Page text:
Jane Zwart teaches at Calvin University (Michigan, USA), where she also co-
directs the Calvin Center for Faith & Writing. Her poems have appeared in
Poetry, Ploughshares, and TriQuarterly, as well as other journals and magazines.

A House with No Windows

Yearly, one sister says, they plant marigolds
on their mother's grave. After, they eat fritters
on the steps of some other family's mausoleum,
dirt still under their nails. My son asks if
he and I will do the same for each other someday.

Once, if you had asked me, I would have said
I didn't much mind about dying. Or will we get
a house with no windows
, Ambrose asks,
and suddenly I want for his sake to stay forever,
eating pastries and planting small suns.

Discrete Infinity

First the magnets: the red A, its rung low to the ground;
the Q like a poorly stuffed olive. The letters wed to make words,
and I learned a single set of alphabet would not be enough.

Second, a Selectric, its warm growl and spastic planet of letters
and numbers, of eyelash parentheses, pretzeled ets, mini grids
for tic-tac-toe. I learned an alphabet is a loaded die.

All along, of course, I have written nothing but ransom notes.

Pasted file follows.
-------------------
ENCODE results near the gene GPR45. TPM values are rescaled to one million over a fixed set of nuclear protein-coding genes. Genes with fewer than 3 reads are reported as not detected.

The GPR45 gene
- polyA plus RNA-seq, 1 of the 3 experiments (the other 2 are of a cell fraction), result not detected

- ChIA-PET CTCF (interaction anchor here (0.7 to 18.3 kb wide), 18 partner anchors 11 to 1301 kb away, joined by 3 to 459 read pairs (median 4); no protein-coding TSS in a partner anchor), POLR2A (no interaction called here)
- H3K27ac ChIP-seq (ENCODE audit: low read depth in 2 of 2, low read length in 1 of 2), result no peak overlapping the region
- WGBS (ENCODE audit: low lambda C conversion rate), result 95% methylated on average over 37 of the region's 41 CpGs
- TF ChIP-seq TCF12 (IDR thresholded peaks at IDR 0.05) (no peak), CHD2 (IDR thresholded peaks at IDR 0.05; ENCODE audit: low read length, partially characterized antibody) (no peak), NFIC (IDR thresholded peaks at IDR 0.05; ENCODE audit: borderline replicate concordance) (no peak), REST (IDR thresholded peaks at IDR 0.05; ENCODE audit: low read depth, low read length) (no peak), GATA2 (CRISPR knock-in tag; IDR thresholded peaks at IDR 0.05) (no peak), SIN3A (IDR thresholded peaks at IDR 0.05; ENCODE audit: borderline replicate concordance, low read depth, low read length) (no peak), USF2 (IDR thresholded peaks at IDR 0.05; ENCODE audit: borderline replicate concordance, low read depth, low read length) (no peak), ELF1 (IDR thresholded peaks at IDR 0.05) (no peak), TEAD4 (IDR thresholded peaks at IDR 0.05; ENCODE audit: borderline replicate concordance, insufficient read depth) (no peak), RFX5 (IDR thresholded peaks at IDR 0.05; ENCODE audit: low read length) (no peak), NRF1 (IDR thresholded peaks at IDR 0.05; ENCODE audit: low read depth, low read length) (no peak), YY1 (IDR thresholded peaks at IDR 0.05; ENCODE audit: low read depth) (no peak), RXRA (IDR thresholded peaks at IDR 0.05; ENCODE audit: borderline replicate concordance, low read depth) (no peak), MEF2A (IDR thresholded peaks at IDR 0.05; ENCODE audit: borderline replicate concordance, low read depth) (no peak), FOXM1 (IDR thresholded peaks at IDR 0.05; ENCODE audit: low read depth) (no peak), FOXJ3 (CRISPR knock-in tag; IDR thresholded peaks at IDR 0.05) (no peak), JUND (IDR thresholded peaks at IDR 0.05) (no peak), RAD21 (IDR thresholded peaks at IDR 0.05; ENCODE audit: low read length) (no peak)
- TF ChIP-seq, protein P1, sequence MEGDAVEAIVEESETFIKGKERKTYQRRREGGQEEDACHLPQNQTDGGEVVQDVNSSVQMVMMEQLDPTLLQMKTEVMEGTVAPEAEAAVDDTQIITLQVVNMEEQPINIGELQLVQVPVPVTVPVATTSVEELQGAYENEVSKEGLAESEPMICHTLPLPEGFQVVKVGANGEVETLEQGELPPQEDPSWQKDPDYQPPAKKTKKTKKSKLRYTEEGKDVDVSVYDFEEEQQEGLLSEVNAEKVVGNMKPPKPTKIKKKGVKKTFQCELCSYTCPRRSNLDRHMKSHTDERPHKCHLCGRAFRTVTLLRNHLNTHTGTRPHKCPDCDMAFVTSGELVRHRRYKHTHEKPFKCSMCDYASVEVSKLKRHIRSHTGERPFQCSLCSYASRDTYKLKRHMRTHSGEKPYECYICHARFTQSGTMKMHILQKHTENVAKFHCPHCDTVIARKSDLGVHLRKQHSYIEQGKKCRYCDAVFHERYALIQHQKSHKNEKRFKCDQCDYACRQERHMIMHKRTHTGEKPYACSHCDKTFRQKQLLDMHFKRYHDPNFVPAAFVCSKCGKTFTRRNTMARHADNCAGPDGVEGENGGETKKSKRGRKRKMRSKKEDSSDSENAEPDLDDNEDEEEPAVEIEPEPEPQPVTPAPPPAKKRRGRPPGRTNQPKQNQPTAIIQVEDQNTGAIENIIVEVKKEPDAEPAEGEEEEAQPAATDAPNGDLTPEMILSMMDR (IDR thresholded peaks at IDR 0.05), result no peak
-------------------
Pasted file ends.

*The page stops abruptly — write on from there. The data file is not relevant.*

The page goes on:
All along, I have not played dice but rummy, building melds
with bummed words, the tarots our language passes clockwise.

Confessions of a Silkworm

What you dress in is scorn,
a skein of ductile spit
miles long. You dress in
a pearl-coated bile
worms hawk before they boil.

What you dress in is grief. Silk
is sackcloth marinated
in the glands of moths
bred to never fly. Bombyx mori:
flap the diptych of the insects
sericulture spares. Their wings
are powdered in ash.
You dress in a whiff of death.


She must be a gnome: her hennin is red.
One eye sleepy, one eye bright, smudge
of marmalade at the mouth's corners,

her face pushes past her center of mass
like a rapt listener's or birthday boy's,
his embouchure set at Cake Candles.

But she does not tip, thanks to a bustle
and broad green hem. Maybe
the basket braided to her forearm

is also ballast.
I want it to be purpose
that tilts her forward at the waist,
and I want the blue paint that laps her belt

to be something less pitiable: let her blouse
have come untucked; let her have a paunch.
Anything before this—being marred

by negligence, by casual uncaring.
But it is too late: the brush has lopped,
in cobalt, the thumb from one palm

and, dipped in flesh, the brush has rent
both skirt and slip from under the other,
the hand poised to smooth them.

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